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Time spent with the Cassey Lab in the University of Adelaide

21 January 2024

A month in the Cassey lat at the University of Adelaide

In January 2020, Phill Cassey invited me, Reid Tingley (Monash University) and Julie Lockwood (Rutgers University) to participate in an ARC Discovery grant application that he was submitting. The aim of the grant was to study the reptile trade in Australia and using past data make predictions on future trends. A large part of the data was set to acquire global data for traded reptiles to determine the demand for global species so that Australian taxa could be placed into context.

Looking back, January 2020 was just before the global pandemic, and none of us knew what was going to unfold over the coming two years. Happily, in November 2020 (despite the pandemic) the Discovery grant was funded and this included funding for a trip to Australia for me to dedicate some time to the project.

In November 2023, Phill reached out to me and reminded me that the project was soon to end and that I should either commit to visiting Australia or lose the opportunity. Happily, I was able to plan a trip in January 2024 that coincided with New Year holidays in China. And so it was that I spent a month working in the Cassey lab at the University of Adelaide.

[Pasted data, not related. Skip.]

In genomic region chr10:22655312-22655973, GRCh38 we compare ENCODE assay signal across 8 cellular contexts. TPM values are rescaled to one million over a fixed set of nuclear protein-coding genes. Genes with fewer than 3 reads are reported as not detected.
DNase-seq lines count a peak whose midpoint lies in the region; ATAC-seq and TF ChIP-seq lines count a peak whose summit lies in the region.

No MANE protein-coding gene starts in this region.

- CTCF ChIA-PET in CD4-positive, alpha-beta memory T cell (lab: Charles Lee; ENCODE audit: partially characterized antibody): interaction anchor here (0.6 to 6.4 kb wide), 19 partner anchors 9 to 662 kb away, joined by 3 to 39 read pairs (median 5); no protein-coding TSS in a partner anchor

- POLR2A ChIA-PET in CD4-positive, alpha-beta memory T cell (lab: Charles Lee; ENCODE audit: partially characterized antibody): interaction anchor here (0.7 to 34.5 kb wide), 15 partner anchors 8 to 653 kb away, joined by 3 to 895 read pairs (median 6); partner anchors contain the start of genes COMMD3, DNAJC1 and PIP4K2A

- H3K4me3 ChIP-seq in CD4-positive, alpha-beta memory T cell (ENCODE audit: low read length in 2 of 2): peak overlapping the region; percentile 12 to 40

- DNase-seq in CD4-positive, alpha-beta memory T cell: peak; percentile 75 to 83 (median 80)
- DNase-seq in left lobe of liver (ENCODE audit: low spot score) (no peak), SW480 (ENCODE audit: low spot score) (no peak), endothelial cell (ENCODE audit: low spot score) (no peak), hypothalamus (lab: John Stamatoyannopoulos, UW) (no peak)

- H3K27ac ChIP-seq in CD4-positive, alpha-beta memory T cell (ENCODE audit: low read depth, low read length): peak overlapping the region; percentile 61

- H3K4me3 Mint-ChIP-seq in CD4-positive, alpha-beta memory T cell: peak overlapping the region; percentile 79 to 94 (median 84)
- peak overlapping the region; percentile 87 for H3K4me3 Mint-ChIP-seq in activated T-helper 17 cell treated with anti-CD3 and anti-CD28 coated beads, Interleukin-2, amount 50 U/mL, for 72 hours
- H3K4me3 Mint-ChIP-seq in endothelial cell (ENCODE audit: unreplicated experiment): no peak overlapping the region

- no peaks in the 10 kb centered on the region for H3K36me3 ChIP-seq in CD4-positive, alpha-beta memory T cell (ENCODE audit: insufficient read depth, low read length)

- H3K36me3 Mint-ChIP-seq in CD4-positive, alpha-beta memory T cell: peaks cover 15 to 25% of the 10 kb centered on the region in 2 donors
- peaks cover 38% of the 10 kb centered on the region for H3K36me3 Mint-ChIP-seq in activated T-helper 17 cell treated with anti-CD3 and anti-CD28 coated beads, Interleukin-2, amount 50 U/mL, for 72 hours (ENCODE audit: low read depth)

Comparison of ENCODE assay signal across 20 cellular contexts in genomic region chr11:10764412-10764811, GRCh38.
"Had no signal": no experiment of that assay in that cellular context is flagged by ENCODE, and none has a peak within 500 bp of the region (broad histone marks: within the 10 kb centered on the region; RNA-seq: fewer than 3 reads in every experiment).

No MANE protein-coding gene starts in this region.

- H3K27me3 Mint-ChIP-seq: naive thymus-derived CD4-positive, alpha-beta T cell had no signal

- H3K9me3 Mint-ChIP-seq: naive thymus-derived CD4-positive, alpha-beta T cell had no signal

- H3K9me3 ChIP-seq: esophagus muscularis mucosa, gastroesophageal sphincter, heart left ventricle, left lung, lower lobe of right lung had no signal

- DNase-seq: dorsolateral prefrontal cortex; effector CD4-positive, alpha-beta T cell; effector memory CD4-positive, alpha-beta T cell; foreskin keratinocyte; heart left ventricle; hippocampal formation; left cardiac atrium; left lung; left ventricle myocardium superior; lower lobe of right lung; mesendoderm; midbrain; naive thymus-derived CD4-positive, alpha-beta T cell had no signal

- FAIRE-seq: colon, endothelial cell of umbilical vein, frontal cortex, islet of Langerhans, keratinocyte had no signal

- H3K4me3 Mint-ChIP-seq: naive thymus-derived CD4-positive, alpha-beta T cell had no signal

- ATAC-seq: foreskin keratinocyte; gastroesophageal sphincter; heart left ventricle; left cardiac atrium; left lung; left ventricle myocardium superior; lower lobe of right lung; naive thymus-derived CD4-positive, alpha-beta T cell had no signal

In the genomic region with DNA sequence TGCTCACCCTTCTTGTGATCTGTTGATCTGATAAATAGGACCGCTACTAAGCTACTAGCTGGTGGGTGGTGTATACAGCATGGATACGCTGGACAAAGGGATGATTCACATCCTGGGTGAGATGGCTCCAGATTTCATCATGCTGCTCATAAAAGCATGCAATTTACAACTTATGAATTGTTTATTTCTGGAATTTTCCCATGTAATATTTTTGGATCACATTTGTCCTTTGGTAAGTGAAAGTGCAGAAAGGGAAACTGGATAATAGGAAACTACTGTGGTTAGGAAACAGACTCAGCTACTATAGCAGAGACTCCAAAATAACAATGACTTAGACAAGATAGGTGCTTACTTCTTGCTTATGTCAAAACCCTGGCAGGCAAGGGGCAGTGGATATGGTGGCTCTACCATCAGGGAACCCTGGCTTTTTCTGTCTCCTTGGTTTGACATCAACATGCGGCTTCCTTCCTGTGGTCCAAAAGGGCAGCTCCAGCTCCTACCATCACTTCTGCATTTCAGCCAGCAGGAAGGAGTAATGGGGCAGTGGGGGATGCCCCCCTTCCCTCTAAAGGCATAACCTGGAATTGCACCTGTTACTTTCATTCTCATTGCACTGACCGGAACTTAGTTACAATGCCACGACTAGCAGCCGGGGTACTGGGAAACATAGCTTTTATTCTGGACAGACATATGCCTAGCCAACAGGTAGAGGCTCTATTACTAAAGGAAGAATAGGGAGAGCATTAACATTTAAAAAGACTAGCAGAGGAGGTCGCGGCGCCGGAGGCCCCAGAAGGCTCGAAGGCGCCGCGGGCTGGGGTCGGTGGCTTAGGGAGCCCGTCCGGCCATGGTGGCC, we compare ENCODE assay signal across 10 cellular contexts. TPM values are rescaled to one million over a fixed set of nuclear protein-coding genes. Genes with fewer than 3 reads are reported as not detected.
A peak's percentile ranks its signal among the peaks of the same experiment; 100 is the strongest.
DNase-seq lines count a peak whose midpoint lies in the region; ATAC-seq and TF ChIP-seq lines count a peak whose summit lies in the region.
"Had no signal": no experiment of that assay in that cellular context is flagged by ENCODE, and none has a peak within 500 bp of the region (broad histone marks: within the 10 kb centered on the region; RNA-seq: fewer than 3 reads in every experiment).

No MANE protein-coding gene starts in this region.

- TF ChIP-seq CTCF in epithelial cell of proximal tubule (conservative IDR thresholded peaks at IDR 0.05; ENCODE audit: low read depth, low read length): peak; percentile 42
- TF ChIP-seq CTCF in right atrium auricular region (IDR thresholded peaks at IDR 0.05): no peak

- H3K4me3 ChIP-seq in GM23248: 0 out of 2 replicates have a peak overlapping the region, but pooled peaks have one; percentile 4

First, I should say a big thank you to Phill Cassey and members of his lab for hosting me. It was a great experience (1) to spend some time in Australia (my first trip) and (2) to hang out with Phill’s dedicated team of reptile (and other) fundis. Special mention must go to Sebastian Chekunow, Adam Toomes, Jacob Maher and Jasmin Broadbridge - thank you for all your kindness.

In addition to lots of time spent in the office working hard on catching up with the reptile trade work that had already been done, I was able to find some time at weekends for getting out into the field seeing some native Australian reptiles. Especially important for me was the one pygopod that we managed to see.

I was especially pleased to have the opportunity to meet Emma Sherratt and talk caecilians with her.

Before I left, I gave a talk on my own research to the department in a departmental seminar.

Measey, J. (2024) What can biological invasions teach us about rapid evolutionary change? 9 February 2024 School of Biological Sciences, The University of Adelaide

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